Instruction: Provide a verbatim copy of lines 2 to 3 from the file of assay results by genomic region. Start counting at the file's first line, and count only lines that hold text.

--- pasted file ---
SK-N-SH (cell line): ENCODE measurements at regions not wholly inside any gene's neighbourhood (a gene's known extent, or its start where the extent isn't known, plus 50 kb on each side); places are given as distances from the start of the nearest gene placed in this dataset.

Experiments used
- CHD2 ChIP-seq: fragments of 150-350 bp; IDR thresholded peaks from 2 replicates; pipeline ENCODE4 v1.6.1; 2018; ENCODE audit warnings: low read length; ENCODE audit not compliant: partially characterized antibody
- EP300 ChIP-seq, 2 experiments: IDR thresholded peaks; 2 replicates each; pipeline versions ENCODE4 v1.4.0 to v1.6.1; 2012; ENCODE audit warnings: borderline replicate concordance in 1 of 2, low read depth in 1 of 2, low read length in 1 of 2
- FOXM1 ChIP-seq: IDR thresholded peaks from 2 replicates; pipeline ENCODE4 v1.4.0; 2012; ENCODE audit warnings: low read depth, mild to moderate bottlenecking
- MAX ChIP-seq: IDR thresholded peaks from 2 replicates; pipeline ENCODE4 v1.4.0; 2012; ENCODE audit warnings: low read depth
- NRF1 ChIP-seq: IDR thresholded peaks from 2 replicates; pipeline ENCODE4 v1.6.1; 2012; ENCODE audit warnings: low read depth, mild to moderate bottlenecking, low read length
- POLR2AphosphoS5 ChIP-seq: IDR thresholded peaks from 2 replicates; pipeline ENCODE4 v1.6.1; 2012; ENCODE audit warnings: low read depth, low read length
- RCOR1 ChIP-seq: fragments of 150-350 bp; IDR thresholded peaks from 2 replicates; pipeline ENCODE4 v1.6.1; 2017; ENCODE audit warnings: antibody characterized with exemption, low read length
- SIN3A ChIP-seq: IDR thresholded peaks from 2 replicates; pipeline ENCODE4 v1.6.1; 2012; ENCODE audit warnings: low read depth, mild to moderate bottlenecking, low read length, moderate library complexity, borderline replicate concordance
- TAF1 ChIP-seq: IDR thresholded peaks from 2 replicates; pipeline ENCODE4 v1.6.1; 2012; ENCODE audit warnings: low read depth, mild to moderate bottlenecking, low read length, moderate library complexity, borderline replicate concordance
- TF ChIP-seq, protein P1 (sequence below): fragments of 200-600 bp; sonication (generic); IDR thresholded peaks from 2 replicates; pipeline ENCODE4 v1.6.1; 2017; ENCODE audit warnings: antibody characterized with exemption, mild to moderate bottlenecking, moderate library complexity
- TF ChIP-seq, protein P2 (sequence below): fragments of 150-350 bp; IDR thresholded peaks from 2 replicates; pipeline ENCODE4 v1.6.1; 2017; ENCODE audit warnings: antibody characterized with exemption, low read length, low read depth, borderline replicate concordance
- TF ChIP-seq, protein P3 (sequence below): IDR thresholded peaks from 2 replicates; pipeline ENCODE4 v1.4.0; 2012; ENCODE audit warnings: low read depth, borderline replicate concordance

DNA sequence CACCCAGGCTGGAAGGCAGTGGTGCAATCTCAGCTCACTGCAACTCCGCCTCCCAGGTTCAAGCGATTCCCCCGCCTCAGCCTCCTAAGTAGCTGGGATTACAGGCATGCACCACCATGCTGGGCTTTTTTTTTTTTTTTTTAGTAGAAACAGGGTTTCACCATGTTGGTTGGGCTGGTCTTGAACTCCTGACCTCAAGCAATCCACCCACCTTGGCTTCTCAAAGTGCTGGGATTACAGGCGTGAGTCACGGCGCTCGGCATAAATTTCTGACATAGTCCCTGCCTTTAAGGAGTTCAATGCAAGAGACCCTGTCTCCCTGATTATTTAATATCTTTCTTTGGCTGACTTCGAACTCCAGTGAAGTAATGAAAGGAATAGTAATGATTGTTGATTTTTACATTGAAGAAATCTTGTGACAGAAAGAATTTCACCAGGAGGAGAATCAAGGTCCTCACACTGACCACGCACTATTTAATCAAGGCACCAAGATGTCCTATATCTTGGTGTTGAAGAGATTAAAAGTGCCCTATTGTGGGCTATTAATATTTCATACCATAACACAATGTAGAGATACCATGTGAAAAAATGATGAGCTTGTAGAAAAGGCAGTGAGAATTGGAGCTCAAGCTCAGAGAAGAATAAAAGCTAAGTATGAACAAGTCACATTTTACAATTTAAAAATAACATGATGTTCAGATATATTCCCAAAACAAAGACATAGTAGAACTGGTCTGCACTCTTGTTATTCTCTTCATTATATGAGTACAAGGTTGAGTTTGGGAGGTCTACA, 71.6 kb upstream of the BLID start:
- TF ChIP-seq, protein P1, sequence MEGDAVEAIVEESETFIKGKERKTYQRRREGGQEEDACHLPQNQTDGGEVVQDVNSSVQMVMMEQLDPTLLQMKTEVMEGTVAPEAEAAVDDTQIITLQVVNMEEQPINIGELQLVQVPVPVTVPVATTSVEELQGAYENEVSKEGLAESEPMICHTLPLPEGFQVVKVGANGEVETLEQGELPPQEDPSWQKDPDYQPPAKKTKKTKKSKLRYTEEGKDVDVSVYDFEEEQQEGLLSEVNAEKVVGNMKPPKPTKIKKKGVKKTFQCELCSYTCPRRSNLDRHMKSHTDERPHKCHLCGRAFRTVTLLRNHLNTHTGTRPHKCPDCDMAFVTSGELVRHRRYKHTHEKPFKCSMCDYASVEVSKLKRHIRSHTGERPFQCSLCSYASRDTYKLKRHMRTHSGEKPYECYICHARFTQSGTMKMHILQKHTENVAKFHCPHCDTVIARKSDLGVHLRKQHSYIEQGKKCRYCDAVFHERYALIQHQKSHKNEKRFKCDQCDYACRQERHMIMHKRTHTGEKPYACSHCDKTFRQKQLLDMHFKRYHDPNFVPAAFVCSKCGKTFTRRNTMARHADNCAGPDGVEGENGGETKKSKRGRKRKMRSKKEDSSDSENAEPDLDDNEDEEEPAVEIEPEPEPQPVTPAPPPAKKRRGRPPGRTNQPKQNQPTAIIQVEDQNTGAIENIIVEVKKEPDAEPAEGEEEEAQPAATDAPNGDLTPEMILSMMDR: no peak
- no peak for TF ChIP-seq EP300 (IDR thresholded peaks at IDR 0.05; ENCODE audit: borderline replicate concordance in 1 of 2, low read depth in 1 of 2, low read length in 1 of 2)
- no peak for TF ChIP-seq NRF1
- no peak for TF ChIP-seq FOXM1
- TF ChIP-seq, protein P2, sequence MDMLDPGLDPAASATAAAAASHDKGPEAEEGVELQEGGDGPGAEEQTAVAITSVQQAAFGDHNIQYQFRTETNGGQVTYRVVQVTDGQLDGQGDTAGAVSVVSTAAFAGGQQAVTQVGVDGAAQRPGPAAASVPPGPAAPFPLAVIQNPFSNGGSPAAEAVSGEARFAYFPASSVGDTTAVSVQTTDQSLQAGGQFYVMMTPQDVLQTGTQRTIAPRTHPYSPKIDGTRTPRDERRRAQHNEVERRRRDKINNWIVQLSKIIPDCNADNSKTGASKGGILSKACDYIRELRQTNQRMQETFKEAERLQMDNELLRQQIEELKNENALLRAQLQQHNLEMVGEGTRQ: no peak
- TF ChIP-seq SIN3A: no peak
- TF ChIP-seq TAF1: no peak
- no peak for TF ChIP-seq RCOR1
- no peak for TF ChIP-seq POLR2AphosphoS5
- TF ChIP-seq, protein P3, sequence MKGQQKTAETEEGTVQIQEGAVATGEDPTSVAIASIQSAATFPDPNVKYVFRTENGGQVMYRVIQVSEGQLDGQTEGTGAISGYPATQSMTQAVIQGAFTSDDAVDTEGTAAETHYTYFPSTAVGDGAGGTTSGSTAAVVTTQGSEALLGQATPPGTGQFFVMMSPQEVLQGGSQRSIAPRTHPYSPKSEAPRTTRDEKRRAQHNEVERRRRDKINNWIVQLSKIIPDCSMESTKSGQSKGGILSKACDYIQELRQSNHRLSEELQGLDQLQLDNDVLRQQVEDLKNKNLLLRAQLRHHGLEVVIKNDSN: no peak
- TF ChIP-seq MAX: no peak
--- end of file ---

Experiments used
- CHD2 ChIP-seq: fragments of 150-350 bp; IDR thresholded peaks from 2 replicates; pipeline ENCODE4 v1.6.1; 2018; ENCODE audit warnings: low read length; ENCODE audit not compliant: partially characterized antibody